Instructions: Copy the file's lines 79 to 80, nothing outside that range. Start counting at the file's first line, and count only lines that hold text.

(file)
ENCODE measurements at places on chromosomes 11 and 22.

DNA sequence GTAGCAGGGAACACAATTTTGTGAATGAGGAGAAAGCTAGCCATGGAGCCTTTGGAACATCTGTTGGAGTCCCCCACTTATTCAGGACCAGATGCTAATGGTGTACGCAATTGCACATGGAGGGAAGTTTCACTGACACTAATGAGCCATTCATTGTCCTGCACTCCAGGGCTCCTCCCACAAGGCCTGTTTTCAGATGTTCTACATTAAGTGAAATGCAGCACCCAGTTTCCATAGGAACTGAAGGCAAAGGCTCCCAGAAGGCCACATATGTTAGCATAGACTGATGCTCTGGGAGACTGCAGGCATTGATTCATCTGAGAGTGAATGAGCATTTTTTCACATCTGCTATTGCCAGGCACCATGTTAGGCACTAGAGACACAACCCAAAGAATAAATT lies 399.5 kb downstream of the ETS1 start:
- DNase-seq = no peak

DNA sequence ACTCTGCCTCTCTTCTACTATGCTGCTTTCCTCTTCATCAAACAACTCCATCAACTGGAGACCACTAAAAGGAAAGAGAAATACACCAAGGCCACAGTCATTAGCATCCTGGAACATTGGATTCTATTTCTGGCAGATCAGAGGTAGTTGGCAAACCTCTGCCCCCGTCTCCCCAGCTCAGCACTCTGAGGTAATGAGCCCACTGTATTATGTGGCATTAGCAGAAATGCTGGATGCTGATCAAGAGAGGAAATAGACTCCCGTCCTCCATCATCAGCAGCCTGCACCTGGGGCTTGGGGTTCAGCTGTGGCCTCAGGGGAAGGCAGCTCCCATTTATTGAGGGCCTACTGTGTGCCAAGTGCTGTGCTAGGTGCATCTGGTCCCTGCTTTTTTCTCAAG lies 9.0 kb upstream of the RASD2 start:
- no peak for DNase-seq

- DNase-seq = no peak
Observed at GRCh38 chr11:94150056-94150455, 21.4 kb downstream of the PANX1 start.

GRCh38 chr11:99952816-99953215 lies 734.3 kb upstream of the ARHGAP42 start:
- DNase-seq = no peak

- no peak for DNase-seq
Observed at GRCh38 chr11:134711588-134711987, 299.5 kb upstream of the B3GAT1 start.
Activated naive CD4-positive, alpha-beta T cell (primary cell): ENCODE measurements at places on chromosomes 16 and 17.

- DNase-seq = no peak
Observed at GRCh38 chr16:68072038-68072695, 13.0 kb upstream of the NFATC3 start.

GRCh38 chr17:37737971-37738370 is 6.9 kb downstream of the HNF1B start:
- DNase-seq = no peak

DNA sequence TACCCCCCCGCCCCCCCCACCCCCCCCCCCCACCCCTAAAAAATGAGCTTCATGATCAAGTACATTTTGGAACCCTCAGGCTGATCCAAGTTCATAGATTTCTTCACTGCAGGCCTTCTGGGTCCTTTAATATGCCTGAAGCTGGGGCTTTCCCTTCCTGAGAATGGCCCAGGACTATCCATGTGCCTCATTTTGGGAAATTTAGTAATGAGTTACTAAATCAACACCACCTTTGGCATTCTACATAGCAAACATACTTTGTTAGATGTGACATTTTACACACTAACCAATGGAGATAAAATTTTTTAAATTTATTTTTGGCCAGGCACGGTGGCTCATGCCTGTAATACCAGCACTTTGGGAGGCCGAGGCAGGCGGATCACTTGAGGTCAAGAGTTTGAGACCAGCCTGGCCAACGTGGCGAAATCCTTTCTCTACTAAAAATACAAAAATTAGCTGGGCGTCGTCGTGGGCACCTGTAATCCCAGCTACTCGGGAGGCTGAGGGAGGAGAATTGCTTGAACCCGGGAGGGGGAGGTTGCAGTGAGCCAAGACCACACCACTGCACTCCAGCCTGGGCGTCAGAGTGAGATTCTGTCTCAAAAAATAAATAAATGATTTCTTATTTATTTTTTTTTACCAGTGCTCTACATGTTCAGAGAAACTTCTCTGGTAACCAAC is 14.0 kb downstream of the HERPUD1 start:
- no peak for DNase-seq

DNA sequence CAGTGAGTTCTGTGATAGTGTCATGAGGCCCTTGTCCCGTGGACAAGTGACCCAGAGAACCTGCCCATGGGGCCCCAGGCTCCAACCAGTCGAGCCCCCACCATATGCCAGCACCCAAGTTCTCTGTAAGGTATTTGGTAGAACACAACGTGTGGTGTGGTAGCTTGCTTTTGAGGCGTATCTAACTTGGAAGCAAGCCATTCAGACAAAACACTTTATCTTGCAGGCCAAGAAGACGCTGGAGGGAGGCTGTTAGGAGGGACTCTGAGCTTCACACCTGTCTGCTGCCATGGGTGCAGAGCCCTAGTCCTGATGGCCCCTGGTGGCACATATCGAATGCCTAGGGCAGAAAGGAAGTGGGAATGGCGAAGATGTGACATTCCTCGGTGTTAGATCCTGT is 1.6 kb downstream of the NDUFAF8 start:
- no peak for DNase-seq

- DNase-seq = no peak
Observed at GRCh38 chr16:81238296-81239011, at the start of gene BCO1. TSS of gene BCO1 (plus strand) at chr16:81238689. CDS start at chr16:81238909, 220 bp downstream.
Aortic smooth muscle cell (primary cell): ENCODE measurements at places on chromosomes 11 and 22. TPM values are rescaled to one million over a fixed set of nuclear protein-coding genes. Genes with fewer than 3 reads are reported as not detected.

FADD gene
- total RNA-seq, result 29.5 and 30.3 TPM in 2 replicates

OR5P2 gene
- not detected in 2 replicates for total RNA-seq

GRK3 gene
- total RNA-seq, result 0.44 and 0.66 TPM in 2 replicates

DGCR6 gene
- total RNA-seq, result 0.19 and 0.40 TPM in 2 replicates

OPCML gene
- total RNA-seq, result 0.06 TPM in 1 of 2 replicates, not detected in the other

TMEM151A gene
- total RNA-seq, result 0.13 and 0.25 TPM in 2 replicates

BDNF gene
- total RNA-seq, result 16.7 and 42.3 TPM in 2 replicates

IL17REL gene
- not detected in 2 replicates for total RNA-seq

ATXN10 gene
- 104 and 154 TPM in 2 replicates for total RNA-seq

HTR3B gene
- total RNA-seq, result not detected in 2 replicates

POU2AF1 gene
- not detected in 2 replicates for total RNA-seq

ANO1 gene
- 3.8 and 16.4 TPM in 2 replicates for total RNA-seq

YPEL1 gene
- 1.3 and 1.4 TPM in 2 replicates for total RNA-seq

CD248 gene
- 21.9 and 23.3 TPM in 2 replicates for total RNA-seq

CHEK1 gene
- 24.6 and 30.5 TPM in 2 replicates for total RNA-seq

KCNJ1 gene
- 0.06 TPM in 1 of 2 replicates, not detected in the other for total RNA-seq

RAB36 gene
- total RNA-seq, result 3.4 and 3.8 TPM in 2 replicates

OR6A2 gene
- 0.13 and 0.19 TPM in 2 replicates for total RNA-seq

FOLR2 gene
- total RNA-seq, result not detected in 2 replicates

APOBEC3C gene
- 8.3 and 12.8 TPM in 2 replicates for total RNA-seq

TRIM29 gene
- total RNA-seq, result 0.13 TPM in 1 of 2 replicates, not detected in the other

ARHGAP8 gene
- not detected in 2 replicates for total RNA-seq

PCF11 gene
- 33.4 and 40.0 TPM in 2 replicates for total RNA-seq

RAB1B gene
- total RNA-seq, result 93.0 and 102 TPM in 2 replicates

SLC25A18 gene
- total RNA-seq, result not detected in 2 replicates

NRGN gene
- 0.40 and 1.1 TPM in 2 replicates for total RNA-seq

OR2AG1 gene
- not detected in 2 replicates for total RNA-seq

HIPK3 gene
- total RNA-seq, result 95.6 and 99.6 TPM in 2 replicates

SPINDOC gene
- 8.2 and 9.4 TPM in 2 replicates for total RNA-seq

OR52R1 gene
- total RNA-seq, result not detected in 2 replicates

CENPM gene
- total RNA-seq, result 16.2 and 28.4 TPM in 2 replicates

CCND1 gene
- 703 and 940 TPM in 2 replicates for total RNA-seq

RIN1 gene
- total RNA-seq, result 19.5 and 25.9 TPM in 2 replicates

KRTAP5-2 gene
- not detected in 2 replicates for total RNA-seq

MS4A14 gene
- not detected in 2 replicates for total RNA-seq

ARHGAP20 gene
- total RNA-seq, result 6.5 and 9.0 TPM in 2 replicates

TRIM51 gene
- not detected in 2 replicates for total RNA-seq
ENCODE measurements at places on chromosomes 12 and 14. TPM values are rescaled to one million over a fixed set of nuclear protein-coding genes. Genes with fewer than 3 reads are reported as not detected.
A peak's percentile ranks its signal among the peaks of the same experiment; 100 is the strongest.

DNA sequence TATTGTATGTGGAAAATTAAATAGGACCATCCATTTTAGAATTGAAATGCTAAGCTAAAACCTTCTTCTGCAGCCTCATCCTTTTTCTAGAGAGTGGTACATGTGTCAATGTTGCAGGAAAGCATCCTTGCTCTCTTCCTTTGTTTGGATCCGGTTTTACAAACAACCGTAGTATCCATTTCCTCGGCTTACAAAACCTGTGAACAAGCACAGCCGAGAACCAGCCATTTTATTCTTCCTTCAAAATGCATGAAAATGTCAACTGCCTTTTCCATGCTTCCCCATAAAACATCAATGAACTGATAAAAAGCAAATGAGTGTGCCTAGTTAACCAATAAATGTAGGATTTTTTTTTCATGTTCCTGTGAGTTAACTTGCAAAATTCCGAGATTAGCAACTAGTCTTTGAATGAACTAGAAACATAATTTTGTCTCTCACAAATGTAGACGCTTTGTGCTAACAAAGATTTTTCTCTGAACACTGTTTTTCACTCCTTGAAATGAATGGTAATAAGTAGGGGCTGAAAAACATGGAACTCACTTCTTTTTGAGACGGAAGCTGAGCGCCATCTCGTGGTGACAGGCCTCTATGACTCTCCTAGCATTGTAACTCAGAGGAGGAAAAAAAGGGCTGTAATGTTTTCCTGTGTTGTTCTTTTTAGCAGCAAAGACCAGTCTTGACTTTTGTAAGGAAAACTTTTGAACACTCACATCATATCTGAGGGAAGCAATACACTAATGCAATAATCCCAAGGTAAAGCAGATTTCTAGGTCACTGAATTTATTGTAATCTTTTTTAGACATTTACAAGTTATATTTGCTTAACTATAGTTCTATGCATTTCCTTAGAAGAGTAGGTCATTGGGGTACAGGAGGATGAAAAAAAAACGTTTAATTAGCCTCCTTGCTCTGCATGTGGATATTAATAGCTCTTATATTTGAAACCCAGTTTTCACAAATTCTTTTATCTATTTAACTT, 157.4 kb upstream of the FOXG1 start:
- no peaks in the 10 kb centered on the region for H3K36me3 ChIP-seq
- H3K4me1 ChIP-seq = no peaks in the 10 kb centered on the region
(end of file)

- total RNA-seq, result 95.6 and 99.6 TPM in 2 replicates

SPINDOC gene